I like to put a coat of clear shellac or other poly top coat on first. This helps the glaze slide across the surface and keeps it from going muddy. I don’t like heavy glaze, I prefer it as an accent.
I glazed without properly testing and hate the result. I used valspar mixing glaze over latex paint. The paint color I mixed with the glaze did not give the desired effect. I’m a newbie so decided to see what it looked like dry. Still hate it. Can I paint over this now or have I ruined it forever? Thank you.
I’m sorry you had a bad experience! I’ve never used valspar mixing glaze, so I don’t have any tips to offer there. If you hate it, yes, you can absolutely paint over. That’s the wonderful thing about paint. Good luck!
I’m in the process of priming an Armoire and my plan is to use a white satin paint and a smoky glaze to finish it off. My concern is the top coat. Which would you suggest using over a white base? I’ve heard it can start yellowing over time and that would be HORRIBLE. Wonderful tutorial by the way!
Hi Brittany! That is a good question and I’m afraid I don’t have a perfect answer. Unfortunately, all white paint will yellow over time at least to some degree. It’s just the nature of paint. General Finishes is working on a white paint/poly combination that is supposed to resist yellowing, but from what I’ve read it is still a few months out. My suggestion is to use high-quality paint and topcoat. In my experience, the cheap it is the faster it yellows. When I’m doing plain white pieces, I like to mix a little white paint into the topcoat on my first layer. I let that dry and then do my additional layers of clear. I’ve found that to help the yellowing, but I don’t know how that would affect your smoky glaze. Wish I had a better answer for you!!
Thank you for your website! My question is I am trying to glaze an open shelf unit and getting the glaze to look right in all the 90 degree angles of walls and shelves seems impossible. All these inside corners come out blotchy or no glaze at all after trying to wipe it to the edge. Any tips?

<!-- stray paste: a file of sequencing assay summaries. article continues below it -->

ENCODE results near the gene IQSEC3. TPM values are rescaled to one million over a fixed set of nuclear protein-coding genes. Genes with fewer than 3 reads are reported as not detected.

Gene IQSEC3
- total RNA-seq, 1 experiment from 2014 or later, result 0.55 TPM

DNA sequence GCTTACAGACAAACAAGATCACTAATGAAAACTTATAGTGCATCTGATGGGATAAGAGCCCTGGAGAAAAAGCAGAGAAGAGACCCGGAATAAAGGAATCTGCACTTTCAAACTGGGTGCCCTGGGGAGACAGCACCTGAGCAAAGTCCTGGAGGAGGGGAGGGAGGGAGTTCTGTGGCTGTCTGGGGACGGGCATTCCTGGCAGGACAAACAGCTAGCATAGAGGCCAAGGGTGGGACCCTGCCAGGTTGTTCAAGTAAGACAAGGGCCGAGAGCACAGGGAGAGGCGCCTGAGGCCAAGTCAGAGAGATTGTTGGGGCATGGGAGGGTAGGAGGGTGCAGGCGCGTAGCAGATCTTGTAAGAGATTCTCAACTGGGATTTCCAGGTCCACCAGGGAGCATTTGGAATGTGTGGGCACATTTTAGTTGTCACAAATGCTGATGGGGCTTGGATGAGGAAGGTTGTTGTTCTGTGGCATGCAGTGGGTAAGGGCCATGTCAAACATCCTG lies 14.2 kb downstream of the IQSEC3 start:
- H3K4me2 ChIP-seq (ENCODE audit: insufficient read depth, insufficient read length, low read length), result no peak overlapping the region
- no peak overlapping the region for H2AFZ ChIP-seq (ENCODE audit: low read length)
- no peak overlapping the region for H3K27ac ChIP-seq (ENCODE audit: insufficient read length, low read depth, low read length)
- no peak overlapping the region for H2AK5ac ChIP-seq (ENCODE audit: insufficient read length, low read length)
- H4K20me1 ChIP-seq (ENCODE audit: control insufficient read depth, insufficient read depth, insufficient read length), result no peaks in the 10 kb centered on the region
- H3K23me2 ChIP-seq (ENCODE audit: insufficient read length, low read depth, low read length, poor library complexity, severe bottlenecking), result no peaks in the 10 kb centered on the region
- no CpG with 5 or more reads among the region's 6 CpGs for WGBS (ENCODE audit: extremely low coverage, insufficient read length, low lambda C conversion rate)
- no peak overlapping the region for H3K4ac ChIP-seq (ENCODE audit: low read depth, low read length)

Hey there! Sorry to get back to you so late! I lost this comment in spam. This is a tough one. Angles, trim, and connecting parts can be difficult. When I’m working on frustrating parts like that, I like to use a clean, sharp, angled brush with a very light hand. Put the brush into the angle and then pull outward in the first angle, put the brush back in the angle and pull outward the opposite angle. Dang! I wish I could show you with my hands! Haha! Also, I find it’s easier to start light and build up rather than going heavy and then trying to take away. I hope that helps. Best of luck on your shelves!
Cutest idea ever! I am a big fan of your project and I love to try out this soon for my furniture as well. It would be a great experience like you. Thanks a lot for sharing this with us.
Love it! How you get the blue color? Please i need all the steep , it really love me
It’s actually white, not blue. Sorry! But if you are wanting a blue look, you could water down some blue paint and use it like a wash.
Can you please tell me if the glaze people use on ceramics the same as furniture glaze?
I have the opportunity to buy a huge lot of glaze but the person selling deals in ceramics.
I would hate to buy all of it and not be able to use it. Thank you so much for your help
Hi Michelle. To my knowledge, ceramic glaze and furniture glaze are two different things. The furniture glazes I like are waterbased. Ceramic glazes are usually made from silica and minerals.
Thanks for your tips
Excellent tips! You are right about applying glaze, it does not come naturally to everybody and it involves lots of practice to master it but once done help save lots of money and you get an additional hobby.
I’m in a bind and I’m gonna ask for help.
I did a wooden ceiling for a patio, the glaze I used is called Glaze& Seal Wet Look Green concrete & masonery Laquer..
Now the problem is that some areas are flaky what do I do to have it blend in without looking spotty and dried up?
I tried water, acetone ammonia purple power cleaner nothing seems to clean it up 100% without removing the glaze itself or making it look more spotty and flaky when dry.
What do you recommend help
Hi there! I looked up the product you mentioned and I don’t believe it’s meant for wood. You’ll probably want to sand it down and seal it with a water-resistant, outdoor deck sealer. Good luck with your project!